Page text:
Again, to borrow an example that Pangilinan gave, securing a future commitment by Indonesia to import sugar – at least 4 million tons a year – for its own consumption would be a vital key to revitalizing our decaying sugar industry.

This “order,” which of course can only be fulfilled if we introduce farming interventions and milling technologies that will allow our farmers to sell sugar at world competitive levels, will not only revitalize and expand our sugar market in the world, but will also reduce local prices of this commodity by at least half for Filipinos to enjoy.

Fraternal synergies

Indeed, numerous opportunities are right under our noses that are simply waiting to be recognized and acted upon. Asean should start operating much like a fraternity, a true brotherhood of nations that support and nurture each other with the end view of becoming a strong force to reckon.

One enticing area is tourism in its many variations, which could become of substantial source of revenues especially for the poor and middle-income member countries. Think here of a template by the more advanced countries that can be used by those who are just jumpstarting their tourism industries.

Other areas include agriculture, mining, human resource services, manufacturing, and even heavy industries like petrochemicals, steel, and aluminum. 

Yes, just as former Malaysian prime minister Mahathir Mohamad said, we could pick up a few pointers from the European community – to avoid their mistakes and to refine our strengths so that we can reach the concept of an integrated economy in quicker time.

Asean citizen

There are, of course, many other aspects that Asean members must mind to speed up towards an integrated economy. If Asean aims to accelerate economic growth, social progress, and sociocultural evolution among its members, it must seriously give attention to the protection of regional peace and stability, as well as opportunities for member countries to discuss differences peacefully.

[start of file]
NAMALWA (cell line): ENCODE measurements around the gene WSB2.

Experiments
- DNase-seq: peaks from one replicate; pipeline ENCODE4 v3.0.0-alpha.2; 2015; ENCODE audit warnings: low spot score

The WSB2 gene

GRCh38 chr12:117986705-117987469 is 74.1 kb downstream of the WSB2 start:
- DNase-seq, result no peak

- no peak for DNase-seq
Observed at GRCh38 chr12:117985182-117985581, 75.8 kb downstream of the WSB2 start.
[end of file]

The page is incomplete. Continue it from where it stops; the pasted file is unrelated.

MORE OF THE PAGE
This, of course, poses a big challenge given the diverse cultures – even of countries separated only by geographic delineations – of the peoples that had been bound in a one-Asean concept by their leaders almost 50 years ago.

On the other hand, there is no point of return because the world is a fiercely competitive market where protectionism is being frowned upon, but surreptitiously practiced, and those that fail to act may never find a place in future.

For sure, with almost half a century of trying, the 10 member countries of Asian will see the end of their journey, one that promises a platform of progress for each member in a regime of mutual cooperation and understanding.

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We are actively using two social networking websites to reach out more often and even interact with and engage our readers, friends and colleagues in the various areas of interest that I tackle in my column. Please like us at www.facebook.com and follow us at www.twitter.com/ReyGamboa.

Should you wish to share any insights, write me at Link Edge, 25th Floor, 139 Corporate Center, Valero Street, Salcedo Village, 1227 Makati City. Or e-mail me at [email protected]. For a compilation of previous articles, visit www.BizlinksPhilippines.net.